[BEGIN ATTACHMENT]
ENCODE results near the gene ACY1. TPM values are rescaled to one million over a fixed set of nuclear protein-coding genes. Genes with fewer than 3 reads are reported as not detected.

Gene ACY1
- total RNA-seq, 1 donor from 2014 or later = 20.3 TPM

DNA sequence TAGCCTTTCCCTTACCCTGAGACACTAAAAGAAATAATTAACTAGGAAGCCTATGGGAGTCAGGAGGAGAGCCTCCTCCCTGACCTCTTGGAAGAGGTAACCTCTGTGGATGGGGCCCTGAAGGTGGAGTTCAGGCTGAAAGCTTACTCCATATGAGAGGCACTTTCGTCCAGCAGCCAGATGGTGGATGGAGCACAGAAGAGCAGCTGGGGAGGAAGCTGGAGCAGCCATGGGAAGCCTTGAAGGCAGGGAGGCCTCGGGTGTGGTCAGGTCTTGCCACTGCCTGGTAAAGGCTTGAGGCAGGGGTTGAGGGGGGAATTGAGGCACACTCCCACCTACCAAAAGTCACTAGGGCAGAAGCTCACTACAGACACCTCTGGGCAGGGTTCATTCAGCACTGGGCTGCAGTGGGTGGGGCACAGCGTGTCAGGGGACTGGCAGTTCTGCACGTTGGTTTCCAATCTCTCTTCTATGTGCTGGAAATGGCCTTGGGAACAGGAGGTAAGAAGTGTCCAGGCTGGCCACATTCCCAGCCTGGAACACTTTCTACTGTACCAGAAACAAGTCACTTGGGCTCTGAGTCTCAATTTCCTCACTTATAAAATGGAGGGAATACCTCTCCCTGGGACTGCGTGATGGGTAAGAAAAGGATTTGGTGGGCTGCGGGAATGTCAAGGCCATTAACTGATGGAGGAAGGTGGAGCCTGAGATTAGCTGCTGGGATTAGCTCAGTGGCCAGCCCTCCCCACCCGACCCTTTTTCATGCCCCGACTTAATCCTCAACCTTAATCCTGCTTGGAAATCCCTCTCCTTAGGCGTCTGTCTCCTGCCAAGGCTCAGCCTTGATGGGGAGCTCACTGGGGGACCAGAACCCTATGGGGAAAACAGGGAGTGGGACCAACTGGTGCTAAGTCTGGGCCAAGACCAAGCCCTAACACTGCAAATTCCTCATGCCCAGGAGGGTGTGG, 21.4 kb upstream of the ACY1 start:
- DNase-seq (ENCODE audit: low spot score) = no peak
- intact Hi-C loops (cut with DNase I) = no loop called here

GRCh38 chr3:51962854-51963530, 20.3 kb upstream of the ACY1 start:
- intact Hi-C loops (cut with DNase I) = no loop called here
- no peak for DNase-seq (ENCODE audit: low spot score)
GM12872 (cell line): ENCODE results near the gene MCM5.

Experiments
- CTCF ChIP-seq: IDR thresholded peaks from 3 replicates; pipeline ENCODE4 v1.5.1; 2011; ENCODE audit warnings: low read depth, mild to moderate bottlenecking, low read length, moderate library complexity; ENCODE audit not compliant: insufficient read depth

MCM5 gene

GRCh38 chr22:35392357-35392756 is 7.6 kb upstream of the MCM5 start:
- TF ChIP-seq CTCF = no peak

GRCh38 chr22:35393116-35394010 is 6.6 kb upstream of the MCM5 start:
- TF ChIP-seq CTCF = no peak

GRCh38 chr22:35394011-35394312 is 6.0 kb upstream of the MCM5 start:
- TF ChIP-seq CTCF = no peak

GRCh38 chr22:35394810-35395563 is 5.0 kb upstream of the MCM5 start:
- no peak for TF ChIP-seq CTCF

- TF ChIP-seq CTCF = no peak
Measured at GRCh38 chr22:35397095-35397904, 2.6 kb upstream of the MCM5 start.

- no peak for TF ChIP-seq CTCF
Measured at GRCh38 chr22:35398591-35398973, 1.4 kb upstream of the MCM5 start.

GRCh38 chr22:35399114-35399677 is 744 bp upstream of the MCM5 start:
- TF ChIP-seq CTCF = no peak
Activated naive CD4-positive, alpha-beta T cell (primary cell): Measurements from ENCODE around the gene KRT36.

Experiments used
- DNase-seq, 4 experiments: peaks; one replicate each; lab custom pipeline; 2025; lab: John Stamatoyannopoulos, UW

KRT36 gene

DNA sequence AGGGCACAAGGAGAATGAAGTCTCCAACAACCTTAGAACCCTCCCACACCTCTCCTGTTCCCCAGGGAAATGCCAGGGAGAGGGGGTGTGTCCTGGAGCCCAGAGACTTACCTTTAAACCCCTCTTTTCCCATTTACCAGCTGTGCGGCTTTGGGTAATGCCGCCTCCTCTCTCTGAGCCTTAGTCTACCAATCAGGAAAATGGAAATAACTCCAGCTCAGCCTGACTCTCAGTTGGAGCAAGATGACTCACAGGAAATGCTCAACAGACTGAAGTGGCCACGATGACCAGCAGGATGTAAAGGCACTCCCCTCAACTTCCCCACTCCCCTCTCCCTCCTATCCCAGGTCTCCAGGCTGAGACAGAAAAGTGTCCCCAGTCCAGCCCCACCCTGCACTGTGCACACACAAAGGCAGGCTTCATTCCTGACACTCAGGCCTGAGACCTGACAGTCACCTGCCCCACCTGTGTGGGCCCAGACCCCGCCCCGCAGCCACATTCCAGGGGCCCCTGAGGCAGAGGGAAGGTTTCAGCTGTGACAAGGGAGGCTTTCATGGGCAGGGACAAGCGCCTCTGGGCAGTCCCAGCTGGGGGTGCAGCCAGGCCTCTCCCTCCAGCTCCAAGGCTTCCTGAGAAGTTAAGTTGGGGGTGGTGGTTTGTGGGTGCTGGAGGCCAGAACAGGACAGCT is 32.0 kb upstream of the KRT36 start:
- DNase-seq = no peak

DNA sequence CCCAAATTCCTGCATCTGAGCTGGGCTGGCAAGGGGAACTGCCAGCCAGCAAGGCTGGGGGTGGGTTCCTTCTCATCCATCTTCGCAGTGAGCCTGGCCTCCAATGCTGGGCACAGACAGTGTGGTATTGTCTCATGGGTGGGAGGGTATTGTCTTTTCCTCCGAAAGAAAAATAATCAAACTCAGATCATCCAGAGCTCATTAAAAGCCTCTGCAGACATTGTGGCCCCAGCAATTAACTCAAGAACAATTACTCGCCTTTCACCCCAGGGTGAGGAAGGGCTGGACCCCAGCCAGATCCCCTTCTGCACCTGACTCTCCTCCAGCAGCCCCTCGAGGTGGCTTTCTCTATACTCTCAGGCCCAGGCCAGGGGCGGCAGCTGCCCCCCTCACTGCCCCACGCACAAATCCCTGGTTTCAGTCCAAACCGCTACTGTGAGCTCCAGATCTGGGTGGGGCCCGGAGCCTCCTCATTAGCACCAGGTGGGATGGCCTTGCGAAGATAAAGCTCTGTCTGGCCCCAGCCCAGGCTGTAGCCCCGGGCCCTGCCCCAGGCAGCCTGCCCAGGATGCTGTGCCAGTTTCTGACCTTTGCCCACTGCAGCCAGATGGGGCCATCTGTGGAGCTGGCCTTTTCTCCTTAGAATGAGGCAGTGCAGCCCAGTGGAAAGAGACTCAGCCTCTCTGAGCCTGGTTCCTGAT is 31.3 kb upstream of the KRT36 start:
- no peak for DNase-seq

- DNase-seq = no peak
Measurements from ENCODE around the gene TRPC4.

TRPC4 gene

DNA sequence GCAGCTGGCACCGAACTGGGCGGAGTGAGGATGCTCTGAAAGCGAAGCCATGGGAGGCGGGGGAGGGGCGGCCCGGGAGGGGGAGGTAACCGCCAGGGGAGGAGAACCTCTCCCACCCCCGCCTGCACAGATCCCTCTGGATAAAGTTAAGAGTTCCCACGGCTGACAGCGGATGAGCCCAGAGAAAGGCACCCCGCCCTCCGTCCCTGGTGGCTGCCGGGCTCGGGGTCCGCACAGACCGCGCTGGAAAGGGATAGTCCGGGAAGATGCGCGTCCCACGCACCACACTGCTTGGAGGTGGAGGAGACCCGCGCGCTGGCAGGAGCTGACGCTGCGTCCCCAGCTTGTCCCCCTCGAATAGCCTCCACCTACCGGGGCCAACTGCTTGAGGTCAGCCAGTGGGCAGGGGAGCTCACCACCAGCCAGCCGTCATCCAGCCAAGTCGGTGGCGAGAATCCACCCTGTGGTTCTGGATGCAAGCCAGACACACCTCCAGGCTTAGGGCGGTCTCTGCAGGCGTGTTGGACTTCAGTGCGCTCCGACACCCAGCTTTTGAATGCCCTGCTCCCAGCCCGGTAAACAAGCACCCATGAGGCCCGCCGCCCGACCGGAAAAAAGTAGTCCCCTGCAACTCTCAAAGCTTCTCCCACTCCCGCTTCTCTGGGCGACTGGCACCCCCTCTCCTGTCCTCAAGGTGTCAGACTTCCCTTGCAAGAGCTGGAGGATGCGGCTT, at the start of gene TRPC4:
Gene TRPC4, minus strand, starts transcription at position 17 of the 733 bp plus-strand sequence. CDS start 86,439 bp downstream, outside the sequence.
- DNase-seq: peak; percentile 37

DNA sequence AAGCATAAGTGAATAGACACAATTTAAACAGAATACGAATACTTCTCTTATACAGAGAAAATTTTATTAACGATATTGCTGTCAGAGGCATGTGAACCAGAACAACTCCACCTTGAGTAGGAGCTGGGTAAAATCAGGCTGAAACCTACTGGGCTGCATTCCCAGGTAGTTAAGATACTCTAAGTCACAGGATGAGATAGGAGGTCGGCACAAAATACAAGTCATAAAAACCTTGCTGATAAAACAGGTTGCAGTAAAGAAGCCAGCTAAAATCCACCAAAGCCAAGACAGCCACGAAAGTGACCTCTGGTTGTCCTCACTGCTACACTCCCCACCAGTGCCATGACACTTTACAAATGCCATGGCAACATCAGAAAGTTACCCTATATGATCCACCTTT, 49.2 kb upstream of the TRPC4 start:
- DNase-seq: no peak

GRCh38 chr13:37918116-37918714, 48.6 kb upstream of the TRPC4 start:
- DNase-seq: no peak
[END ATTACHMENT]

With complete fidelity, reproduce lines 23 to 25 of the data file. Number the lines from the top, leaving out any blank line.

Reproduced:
Measured at GRCh38 chr22:35397095-35397904, 2.6 kb upstream of the MCM5 start.

- no peak for TF ChIP-seq CTCF
Measured at GRCh38 chr22:35398591-35398973, 1.4 kb upstream of the MCM5 start.